So, next I noticed this post by @Thommo and I watched the presentation by Dr Stasha Gominak about sleep and vitamin D with a short mention of vitamin B12. According to Gominak, there is an optimal vitamin D zone for good sleep, between 60 and 80 ng/ml and that B12 can also be a vital component.

    By chance I had my vitamin D level checked a few months ago. It was at 34 nmol/L**. Not horribly low by conventional UK standards but lower than it really should be, much lower than the level recommended by Gominak and also much lower than the level I was at in October 2011, which was 64 nmol/L.

    Not knowing that I had been supplementing D3 at between 2,000 and 5,000 IU per day for a period, the doctor told me in November 2011 that my D was acceptable. When I told her the level I had been supplementing at, she conceded that I may want to supplement over the winter months but she really down played it. So I've taken very little in the past 4 years, hence my now depleted level.

    Even though my levels 4 years ago were well below what Gominak would recommend, I'm wondering if it is the declining level that is responsible for B12 becoming ineffective. I'm going to keep supplementing with D3 at 10,000 IU per day and will take 1mg methylB12 once per week and hope that some at some point I'll hit an adequate level.




    * From what I can gather this is a slightly unusual reaction at Phoenix Rising. It seems to make most folk here agitated or anxious but there are a few others who, like me, report sleepiness.

    ** to convert nmol/l of vitamin D to ng/ml, use the ratio 2.5:1 (i.e. 1.0 nmol/L of B12 = 0.4 ng/mL)
    Hence 34 nmol/l is about 14 ng/ml
    64 nmol/l is about 25 ng/ml


    Recommended levels of vitamin D
    You can look all over the web and you will find vastly different levels for good health recommended by different countries - and within those countries by different societies and agencies. It's very confusing!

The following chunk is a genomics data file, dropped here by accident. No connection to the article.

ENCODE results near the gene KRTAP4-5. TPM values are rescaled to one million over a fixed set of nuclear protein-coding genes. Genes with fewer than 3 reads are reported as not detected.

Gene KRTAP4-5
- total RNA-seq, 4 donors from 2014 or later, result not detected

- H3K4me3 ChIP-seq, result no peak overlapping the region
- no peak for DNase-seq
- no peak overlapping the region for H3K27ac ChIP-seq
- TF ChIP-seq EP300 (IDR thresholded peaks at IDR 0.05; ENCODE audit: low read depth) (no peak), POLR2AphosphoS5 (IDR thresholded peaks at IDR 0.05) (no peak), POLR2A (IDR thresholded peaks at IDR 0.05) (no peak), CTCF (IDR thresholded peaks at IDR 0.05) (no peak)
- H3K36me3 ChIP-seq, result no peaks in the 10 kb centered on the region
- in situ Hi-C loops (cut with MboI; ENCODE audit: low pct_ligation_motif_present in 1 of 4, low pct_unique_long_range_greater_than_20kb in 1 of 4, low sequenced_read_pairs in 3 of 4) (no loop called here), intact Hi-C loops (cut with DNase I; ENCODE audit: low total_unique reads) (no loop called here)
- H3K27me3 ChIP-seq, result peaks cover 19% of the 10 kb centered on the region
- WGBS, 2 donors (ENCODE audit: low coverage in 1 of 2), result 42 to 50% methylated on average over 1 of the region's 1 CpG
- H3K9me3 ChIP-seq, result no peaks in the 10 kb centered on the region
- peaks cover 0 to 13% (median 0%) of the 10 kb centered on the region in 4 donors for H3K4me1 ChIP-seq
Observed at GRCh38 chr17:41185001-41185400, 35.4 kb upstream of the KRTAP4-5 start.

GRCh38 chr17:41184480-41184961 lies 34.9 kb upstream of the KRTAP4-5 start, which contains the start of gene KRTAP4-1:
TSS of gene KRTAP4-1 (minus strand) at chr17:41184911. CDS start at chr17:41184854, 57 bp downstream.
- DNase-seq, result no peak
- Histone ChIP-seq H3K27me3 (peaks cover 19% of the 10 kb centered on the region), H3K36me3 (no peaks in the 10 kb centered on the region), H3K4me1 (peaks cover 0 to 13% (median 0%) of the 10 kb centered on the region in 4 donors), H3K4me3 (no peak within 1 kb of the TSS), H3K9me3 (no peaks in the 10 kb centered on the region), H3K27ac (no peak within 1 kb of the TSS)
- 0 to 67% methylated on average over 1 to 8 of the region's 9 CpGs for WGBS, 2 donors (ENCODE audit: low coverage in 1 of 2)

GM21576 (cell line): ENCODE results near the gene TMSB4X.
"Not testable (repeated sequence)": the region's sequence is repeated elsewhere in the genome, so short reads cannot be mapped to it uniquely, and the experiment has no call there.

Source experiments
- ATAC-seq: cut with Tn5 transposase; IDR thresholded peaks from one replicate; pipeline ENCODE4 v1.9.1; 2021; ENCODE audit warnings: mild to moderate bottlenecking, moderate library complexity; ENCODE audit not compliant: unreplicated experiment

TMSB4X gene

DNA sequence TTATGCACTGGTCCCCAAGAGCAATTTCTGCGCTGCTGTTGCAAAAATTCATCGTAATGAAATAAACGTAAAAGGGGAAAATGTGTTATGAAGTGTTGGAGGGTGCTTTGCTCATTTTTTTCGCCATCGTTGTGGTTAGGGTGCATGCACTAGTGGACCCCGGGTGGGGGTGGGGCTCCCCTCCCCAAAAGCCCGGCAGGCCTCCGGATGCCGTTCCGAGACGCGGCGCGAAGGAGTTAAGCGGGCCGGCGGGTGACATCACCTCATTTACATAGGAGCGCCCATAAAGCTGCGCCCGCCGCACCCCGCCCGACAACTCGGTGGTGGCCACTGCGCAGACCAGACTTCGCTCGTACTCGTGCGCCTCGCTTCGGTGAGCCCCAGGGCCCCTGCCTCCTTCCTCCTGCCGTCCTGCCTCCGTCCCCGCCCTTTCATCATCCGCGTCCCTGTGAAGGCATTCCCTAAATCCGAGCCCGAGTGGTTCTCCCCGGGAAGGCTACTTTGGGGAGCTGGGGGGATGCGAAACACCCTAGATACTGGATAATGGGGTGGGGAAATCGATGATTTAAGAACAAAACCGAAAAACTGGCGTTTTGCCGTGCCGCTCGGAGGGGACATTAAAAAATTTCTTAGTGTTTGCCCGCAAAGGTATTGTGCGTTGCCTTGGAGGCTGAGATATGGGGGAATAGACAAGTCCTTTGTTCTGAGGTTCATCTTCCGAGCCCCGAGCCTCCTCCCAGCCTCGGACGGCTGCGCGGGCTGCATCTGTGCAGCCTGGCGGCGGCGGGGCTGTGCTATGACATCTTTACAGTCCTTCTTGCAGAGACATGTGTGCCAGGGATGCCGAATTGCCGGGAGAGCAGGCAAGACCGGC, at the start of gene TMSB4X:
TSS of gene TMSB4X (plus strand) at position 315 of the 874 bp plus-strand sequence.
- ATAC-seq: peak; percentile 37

For example, Wiki references an Australian study's recommendations:
    • Insufficient 50-100 nmol/L (20-40 ng/mL)
    • Mild 25–50 nmol/L (10–20 ng/mL)
    • Moderate 12.5–25.0 nmol/L (5-10 ng/mL)
    • Severe < 12.5 nmol/L (< 5 ng/mL)
    My recent UK lab states:
    • Insufficient 25–50 nmol/L (10–20 ng/mL)
    • Deficient <25 nmol/L (<10 ng/mL)
     
    Last edited: Jun 10, 2015
  19. Scarecrow

    Scarecrow Annie Gsampel

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    Tammy, please accept this :trophy:and these :bouquet:. :)

    I hoped someone would make a connection between sleepiness and quality of sleep. I didn't want to comment on it in my OP but I would have asked this question if the poll responses could be linked. So in other words, what percentage of people reporting that they do feel sleepy at bedtime also get good quality sleep?

    It's definitely true for me that the sleepier I am the better I actually do sleep.

    So I feel a bit like this at the moment: :bang-head:
     
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  20. Scarecrow

    Scarecrow Annie Gsampel

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    Me, too :(